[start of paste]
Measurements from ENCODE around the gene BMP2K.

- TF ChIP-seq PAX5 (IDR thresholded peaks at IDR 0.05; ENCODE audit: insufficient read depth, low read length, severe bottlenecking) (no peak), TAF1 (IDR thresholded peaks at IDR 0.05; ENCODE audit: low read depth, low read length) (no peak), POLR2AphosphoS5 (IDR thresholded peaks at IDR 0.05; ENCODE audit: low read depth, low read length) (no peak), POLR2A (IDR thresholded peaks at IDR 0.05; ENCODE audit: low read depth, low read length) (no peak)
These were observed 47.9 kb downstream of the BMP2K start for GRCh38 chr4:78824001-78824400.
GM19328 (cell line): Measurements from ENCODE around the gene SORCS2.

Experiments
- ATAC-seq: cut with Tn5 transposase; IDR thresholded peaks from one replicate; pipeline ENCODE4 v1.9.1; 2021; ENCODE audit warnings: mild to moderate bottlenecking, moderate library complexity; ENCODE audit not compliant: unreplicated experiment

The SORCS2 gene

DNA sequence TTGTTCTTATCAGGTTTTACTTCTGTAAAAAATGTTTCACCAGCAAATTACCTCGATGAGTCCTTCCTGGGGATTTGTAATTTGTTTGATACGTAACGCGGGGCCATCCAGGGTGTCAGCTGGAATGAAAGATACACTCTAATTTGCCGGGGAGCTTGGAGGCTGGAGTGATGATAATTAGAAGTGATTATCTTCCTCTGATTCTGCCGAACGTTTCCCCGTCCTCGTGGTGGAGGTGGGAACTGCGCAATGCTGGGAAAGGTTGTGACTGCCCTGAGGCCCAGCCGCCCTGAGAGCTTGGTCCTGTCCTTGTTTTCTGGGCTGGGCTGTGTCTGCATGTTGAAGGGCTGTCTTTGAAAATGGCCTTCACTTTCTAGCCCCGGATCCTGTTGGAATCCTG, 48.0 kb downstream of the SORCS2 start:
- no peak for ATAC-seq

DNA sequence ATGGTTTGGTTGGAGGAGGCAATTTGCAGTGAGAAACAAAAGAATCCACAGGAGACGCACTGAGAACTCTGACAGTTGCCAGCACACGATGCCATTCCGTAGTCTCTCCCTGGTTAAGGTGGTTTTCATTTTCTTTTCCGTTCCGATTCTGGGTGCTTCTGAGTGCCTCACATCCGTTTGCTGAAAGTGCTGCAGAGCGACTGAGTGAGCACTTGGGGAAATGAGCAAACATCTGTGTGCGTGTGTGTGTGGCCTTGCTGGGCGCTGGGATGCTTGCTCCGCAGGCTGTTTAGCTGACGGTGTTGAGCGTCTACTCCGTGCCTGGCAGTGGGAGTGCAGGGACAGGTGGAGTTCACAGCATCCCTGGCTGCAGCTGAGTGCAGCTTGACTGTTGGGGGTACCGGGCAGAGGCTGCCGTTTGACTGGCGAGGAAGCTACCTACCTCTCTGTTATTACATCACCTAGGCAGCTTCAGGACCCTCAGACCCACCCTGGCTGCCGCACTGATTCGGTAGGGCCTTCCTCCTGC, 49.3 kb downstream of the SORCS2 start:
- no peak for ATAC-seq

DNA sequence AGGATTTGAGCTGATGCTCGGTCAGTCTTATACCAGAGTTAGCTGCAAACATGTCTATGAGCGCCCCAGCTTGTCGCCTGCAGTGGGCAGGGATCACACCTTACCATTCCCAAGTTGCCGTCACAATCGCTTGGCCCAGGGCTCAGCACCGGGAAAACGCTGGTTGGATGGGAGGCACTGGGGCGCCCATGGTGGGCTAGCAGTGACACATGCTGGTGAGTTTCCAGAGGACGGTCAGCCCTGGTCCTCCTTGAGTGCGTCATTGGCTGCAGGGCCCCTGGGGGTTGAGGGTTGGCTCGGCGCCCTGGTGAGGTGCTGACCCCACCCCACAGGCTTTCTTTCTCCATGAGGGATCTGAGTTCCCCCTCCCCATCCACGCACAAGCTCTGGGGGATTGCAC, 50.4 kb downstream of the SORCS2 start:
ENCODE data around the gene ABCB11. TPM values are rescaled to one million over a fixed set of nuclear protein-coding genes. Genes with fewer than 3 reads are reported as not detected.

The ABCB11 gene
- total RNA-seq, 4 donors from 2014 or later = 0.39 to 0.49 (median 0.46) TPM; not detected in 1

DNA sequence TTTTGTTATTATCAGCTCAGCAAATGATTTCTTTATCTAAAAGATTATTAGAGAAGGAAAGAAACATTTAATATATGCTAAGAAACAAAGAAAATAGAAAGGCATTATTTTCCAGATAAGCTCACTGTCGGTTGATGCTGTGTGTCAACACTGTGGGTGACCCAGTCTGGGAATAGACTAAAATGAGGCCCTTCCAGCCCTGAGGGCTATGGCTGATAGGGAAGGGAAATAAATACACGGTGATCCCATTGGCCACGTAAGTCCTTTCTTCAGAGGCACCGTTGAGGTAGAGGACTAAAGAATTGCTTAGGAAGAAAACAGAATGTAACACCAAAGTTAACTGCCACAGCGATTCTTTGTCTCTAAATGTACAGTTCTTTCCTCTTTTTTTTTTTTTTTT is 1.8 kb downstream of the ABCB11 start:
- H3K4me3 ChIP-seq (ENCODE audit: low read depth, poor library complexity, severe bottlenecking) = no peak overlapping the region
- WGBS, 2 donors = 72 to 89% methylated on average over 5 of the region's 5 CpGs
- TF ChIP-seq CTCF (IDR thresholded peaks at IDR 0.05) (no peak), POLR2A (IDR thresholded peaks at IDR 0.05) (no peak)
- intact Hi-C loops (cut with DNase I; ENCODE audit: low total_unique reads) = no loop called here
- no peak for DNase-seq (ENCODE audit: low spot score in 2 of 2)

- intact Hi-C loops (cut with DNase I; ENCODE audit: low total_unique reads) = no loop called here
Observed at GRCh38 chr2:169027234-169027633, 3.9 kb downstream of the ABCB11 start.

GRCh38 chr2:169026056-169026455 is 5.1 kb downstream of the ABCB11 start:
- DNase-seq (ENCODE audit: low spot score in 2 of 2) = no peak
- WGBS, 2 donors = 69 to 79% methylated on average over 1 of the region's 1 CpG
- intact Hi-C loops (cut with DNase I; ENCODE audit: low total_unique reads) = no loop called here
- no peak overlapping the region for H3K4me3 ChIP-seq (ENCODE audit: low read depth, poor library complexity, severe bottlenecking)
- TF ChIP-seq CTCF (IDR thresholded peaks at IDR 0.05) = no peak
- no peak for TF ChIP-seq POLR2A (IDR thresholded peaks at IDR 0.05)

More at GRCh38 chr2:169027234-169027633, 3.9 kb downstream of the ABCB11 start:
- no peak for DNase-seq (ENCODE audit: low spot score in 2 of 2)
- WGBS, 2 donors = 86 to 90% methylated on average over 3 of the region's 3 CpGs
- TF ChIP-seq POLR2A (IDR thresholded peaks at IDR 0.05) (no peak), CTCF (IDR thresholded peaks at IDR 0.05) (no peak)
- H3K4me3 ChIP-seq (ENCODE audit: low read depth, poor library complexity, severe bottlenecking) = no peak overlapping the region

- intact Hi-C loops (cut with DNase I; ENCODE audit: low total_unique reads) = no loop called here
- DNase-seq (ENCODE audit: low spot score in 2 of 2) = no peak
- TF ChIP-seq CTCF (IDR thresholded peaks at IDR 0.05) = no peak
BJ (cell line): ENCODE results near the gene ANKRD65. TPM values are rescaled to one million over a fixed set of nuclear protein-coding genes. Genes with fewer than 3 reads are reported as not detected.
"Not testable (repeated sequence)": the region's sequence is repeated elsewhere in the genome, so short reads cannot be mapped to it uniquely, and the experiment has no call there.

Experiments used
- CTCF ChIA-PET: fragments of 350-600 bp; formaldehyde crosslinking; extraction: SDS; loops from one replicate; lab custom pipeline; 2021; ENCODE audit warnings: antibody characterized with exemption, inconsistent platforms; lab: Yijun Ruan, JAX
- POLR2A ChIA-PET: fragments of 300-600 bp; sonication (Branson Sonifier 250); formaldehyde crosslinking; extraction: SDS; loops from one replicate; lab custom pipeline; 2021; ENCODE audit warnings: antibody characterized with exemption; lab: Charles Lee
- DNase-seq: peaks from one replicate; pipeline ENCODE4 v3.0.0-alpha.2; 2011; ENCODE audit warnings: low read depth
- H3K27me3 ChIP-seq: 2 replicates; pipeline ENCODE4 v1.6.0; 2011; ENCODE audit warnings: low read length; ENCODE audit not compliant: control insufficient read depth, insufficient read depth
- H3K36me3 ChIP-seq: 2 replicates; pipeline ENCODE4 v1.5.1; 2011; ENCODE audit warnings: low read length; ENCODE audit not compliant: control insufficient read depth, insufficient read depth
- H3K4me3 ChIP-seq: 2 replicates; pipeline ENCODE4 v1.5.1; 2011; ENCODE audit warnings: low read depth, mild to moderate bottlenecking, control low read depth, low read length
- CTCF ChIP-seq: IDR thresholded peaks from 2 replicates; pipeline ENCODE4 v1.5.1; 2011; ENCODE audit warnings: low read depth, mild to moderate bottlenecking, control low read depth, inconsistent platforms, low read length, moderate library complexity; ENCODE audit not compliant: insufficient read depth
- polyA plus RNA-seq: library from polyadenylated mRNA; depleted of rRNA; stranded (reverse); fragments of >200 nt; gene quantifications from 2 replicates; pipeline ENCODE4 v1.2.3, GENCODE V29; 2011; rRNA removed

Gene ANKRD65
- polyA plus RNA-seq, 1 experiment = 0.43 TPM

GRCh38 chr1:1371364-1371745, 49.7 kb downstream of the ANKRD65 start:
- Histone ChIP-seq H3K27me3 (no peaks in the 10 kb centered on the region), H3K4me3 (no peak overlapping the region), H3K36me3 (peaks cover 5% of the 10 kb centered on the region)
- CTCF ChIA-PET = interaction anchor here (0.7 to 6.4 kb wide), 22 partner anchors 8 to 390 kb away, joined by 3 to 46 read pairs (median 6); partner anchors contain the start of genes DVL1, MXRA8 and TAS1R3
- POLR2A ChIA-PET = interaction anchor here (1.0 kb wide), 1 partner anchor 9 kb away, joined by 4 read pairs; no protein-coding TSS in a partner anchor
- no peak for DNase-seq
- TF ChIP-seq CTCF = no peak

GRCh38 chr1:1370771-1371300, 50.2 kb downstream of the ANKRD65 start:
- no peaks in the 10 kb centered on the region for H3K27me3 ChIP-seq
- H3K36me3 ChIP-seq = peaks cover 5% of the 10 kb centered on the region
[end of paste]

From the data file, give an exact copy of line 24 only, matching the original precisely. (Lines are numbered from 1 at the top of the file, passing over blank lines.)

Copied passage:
GRCh38 chr2:169026056-169026455 is 5.1 kb downstream of the ABCB11 start: